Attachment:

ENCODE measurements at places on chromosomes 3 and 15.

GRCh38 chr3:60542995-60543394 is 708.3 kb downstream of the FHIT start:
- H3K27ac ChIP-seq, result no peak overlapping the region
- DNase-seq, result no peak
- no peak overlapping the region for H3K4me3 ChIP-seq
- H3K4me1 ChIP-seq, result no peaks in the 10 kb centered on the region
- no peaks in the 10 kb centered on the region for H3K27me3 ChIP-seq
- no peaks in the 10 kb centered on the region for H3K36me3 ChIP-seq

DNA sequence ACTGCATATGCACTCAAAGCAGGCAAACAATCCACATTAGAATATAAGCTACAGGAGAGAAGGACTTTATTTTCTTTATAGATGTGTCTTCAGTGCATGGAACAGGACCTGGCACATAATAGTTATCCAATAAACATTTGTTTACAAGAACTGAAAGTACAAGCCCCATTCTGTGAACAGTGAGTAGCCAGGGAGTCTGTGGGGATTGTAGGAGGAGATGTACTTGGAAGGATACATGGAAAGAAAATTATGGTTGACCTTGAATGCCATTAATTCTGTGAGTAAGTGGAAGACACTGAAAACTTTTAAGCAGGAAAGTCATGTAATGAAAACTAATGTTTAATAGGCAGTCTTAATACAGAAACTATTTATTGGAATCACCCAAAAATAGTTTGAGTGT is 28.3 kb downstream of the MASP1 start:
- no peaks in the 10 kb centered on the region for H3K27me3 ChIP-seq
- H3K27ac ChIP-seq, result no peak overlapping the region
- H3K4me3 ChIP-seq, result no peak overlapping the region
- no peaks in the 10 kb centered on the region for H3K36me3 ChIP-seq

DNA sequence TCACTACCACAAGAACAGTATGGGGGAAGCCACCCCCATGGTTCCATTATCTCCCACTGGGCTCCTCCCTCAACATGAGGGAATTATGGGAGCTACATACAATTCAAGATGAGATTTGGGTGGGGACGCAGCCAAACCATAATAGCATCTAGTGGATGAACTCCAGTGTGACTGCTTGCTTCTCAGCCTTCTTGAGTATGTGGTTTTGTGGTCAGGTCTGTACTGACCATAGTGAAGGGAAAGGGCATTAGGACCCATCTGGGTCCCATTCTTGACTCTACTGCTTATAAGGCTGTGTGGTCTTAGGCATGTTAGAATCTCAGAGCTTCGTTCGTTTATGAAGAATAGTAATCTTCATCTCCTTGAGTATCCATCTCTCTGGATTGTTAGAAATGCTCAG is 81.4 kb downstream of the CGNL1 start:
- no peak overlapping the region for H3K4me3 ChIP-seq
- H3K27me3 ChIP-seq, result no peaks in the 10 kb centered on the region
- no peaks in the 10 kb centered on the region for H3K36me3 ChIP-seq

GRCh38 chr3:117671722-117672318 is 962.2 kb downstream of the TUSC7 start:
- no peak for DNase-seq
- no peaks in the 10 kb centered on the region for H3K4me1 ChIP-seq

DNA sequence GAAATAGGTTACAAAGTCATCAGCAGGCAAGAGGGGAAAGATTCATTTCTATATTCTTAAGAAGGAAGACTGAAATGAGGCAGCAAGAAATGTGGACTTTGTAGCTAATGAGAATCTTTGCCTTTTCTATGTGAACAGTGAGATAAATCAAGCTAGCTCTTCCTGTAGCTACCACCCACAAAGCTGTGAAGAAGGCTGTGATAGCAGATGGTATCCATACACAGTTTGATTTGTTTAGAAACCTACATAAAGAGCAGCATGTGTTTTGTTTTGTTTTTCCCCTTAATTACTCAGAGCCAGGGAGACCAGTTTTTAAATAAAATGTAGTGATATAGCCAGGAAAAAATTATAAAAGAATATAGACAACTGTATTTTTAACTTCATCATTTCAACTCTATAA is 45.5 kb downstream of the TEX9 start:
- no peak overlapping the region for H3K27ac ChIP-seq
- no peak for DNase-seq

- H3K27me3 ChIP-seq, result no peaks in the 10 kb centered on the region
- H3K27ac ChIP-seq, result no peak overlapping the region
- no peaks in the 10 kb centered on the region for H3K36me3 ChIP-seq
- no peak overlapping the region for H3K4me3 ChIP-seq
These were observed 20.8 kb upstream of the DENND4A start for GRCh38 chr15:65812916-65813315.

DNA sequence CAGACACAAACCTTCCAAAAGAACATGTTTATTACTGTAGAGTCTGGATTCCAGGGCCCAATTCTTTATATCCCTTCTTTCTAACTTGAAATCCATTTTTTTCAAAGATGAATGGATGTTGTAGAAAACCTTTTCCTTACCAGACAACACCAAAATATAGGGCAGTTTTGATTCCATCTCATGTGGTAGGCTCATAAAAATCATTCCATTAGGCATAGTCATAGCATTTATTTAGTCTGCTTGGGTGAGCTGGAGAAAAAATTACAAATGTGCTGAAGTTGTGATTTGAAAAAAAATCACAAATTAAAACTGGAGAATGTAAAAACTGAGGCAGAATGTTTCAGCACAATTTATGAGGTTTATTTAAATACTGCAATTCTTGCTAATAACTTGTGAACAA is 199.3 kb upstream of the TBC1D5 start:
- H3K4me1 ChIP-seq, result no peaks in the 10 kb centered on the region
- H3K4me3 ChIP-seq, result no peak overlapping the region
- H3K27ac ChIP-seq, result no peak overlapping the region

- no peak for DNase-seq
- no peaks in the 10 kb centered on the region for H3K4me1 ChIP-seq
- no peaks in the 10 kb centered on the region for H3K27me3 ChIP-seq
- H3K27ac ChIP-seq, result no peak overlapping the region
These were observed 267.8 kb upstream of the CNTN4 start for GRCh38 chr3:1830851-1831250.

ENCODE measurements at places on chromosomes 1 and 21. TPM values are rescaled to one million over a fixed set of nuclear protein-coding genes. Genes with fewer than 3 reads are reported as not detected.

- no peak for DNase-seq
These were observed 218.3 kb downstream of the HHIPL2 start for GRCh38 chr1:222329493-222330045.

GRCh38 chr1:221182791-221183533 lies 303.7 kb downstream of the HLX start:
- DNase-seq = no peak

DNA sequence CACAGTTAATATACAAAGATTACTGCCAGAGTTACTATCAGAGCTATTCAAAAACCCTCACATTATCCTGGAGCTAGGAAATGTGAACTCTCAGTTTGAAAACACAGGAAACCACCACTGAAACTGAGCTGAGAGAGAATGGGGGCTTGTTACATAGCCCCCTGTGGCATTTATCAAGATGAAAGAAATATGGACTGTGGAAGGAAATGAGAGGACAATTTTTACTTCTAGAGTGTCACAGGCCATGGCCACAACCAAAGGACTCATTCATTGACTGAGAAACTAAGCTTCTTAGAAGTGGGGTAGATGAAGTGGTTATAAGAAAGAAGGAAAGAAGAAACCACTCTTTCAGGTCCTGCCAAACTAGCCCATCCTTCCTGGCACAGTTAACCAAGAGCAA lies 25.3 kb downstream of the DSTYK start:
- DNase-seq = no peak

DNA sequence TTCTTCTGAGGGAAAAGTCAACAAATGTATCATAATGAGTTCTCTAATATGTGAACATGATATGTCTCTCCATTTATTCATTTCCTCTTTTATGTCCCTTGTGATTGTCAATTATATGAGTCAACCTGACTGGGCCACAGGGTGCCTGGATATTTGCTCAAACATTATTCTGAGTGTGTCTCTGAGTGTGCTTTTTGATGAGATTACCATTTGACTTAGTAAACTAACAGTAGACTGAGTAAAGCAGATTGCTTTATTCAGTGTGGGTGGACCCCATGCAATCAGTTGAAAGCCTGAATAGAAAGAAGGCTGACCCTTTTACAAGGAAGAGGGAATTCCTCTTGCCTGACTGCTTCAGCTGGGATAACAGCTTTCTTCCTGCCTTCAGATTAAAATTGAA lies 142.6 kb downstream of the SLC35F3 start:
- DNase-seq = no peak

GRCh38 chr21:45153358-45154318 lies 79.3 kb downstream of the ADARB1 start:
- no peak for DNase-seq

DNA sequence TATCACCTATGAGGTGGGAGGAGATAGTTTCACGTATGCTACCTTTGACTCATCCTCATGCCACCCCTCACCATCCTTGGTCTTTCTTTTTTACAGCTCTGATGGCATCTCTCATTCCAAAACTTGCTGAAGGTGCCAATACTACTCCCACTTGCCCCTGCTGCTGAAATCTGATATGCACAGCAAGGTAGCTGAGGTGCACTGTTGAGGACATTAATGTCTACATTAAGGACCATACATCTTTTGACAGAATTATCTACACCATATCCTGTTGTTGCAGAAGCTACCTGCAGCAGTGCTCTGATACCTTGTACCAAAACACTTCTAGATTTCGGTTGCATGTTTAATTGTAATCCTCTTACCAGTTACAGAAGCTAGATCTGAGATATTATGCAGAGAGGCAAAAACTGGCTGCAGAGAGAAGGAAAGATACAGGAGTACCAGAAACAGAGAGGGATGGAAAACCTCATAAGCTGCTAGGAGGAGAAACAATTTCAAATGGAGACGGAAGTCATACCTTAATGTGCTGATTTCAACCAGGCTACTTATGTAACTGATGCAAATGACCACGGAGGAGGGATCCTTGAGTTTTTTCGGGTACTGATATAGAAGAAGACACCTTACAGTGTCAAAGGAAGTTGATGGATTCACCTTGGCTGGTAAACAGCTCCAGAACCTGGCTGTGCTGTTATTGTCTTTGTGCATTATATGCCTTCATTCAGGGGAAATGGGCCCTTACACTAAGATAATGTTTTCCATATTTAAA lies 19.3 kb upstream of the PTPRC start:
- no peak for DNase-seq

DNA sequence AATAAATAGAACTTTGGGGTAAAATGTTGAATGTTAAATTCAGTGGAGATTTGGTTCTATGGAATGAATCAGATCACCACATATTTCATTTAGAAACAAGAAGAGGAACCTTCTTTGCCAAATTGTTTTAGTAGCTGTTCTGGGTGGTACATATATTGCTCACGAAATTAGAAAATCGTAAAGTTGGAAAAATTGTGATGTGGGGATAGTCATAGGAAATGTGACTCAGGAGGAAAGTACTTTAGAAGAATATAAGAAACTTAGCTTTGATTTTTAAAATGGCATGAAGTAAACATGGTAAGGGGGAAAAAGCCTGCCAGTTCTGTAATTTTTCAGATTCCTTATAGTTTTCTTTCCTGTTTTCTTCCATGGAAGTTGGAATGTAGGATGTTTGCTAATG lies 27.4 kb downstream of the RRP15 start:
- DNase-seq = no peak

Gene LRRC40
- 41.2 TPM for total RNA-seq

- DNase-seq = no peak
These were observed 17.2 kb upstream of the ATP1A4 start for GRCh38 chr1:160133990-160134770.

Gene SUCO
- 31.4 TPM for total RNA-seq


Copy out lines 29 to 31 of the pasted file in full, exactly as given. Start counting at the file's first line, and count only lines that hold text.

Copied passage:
DNA sequence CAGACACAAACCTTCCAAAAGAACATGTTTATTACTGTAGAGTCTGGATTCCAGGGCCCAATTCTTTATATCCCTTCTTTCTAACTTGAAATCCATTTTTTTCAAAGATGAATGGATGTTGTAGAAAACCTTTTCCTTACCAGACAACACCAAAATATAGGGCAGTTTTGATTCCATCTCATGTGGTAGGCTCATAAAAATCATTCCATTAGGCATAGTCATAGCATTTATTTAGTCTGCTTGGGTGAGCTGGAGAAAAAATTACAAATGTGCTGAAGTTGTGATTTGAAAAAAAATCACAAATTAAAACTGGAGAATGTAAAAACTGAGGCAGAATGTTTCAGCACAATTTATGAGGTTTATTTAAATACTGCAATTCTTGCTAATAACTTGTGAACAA is 199.3 kb upstream of the TBC1D5 start:
- H3K4me1 ChIP-seq, result no peaks in the 10 kb centered on the region
- H3K4me3 ChIP-seq, result no peak overlapping the region